Military Administration of Shivaji:
Shivaji was a born general and captain of war. He organized his army on an ancient basis with a regular gradation of officers. He established a regular standing army and greatly improved its morale and discipline. The recruitment was done after careful personal inspection. His army was mostly composed of cavalry and infantry. At the time of his death, his army, which was originally a small force, consisted of 30,000 to 40,000 cavalry, and one lakh infantry drawn from the ranks of the peasantry.
The cavalry was divided into two classes the Bargirs and the Silahdars. Bargirs were supplied with horses and arms by the state while Silahdars brought their own horses and equipment and received a stipulated amount from the state for meeting the expenses of services in the field. One unit in the cavalry was formed of twenty-five troopers; over them was placed a havaldar, and five havaldar’s formed one jumla under a jumladar. Ten jumladars made a hazari charge, and five hazaris were placed under a panjhazari, who was given a salary of 2,000 huns. The panjhazaris were under the command of a sar-i-naubat. For every twenty-five troopers, a farrier and a water carrier were provided by the state. The infantry arm was similarly organized and the Mavli foot soldiers played an important role.
The army consisted of both Hindus and Muslims and no distinction was made. In a time of need, Shivaji could also call the feudal forces of the Maratha wattandars, but he did not place reliance upon them. To prevent disruptive tendencies Shivaji abolished the system of payment by Jagirs and introduced cash payments for his soldiers. The soldiers were kept under strict discipline and regulations were drawn to prevent them from doing anything which might degrade their morals. No female followers were allowed on the camp and a breach of this rule entailed capital punishment. The spoils of war especially the costly articles were to be handed over to the state by every soldier. Maratha army was formidable and most suitable for guerilla war.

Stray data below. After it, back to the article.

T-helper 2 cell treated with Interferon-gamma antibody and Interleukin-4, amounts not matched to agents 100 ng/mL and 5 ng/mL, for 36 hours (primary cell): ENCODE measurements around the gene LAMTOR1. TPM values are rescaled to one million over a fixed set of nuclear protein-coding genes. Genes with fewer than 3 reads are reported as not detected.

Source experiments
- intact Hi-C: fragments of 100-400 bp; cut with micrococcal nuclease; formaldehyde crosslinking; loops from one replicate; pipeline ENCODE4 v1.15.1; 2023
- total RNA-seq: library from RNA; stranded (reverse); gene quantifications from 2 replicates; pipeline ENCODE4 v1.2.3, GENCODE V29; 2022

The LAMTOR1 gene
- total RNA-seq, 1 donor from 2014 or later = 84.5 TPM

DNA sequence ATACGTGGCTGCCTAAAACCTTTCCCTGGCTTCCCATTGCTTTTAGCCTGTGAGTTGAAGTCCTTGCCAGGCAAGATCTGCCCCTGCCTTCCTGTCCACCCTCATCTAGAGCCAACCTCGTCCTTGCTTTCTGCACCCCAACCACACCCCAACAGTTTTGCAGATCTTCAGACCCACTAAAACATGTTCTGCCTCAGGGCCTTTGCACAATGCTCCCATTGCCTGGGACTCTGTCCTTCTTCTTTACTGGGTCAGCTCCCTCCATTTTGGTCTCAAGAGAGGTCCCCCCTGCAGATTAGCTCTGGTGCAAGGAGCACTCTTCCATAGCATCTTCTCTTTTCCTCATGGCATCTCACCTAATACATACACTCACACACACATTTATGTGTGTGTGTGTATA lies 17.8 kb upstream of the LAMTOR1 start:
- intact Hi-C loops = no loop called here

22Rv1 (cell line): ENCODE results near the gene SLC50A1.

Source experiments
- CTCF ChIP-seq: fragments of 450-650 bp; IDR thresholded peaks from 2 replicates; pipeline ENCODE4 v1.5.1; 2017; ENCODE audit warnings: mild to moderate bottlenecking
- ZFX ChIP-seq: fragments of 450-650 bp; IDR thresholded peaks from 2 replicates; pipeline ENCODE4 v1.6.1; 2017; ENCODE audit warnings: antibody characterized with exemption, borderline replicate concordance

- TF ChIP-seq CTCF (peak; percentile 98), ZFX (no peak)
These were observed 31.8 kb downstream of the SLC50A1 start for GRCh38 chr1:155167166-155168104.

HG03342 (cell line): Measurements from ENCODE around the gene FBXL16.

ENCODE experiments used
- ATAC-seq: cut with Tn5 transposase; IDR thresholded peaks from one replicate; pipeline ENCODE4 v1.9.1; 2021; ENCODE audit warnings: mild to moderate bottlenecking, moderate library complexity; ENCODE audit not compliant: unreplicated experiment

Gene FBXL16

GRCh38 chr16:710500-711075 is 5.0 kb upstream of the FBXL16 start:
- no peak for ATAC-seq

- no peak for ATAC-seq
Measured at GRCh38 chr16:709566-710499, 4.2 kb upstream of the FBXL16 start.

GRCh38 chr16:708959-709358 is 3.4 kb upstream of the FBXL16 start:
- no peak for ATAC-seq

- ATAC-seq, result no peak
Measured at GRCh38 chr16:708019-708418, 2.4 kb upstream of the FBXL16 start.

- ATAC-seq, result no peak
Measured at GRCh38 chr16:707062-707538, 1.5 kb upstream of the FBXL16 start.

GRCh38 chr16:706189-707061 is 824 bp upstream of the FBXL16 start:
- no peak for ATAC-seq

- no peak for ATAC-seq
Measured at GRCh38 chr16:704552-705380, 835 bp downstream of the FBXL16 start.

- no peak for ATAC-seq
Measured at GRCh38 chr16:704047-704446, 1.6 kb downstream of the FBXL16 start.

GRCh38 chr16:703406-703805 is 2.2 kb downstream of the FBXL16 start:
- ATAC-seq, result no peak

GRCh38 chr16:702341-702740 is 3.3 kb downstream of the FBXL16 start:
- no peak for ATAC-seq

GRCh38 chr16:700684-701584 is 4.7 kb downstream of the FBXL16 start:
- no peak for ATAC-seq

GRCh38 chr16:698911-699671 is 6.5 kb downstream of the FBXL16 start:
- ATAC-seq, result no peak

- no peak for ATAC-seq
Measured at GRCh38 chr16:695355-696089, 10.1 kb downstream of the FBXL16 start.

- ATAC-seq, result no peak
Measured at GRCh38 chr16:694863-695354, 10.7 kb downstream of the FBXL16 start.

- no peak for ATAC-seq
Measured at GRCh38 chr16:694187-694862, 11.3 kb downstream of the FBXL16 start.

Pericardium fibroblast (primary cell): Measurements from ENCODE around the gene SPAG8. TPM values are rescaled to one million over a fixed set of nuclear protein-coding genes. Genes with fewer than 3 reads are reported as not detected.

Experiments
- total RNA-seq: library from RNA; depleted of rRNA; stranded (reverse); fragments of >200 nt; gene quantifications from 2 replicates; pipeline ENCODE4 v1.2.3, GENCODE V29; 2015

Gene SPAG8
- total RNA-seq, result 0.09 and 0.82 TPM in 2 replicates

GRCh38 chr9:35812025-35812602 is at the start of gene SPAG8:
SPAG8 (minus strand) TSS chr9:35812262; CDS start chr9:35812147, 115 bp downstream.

The forts formed a special feature of his military administration. Shivaji was aware that ‘forts had important symbolic value. They were the physical manifestation of supra-local power, virtually the only one in Maharashtra”. Forts became a necessary adjunct of his guerilla system of warfare. There were 280 forts in his territory. Every fort was under three officials of equal status- the havaldar, the sabnis and sarnobat, each acting as a check on others. This was done so that forts may not be given to the enemy by any one officer. The main forts are on the highest points of the Sahyadri range. Of all the forts, Raigarh, his capital and Pratapgarh were the most important.
Shivaji well realized the importance of having a navy. His enterprises in Konkan were often hampered by the hostility of the Abyssinian pirates (siddis), who were established at Janjire, a small Island to the south of Bombay. The siddis were fine seamen and good fighters. Shivaji wanted to destroy their power and so built a considerable fleet manned by the sea forming people of the Malabar coast. Shivaji built the four strong fortresses of Sindhudurg, Vijaydurg, Suvarnadurg and lastly Kolaba with adequate naval equipment. Ten years of fighting with the siddis followed and the Maratha fleet, on the whole, gave a good account of itself. Shivaji possessed a more powerful navy than other rulers of Deccan.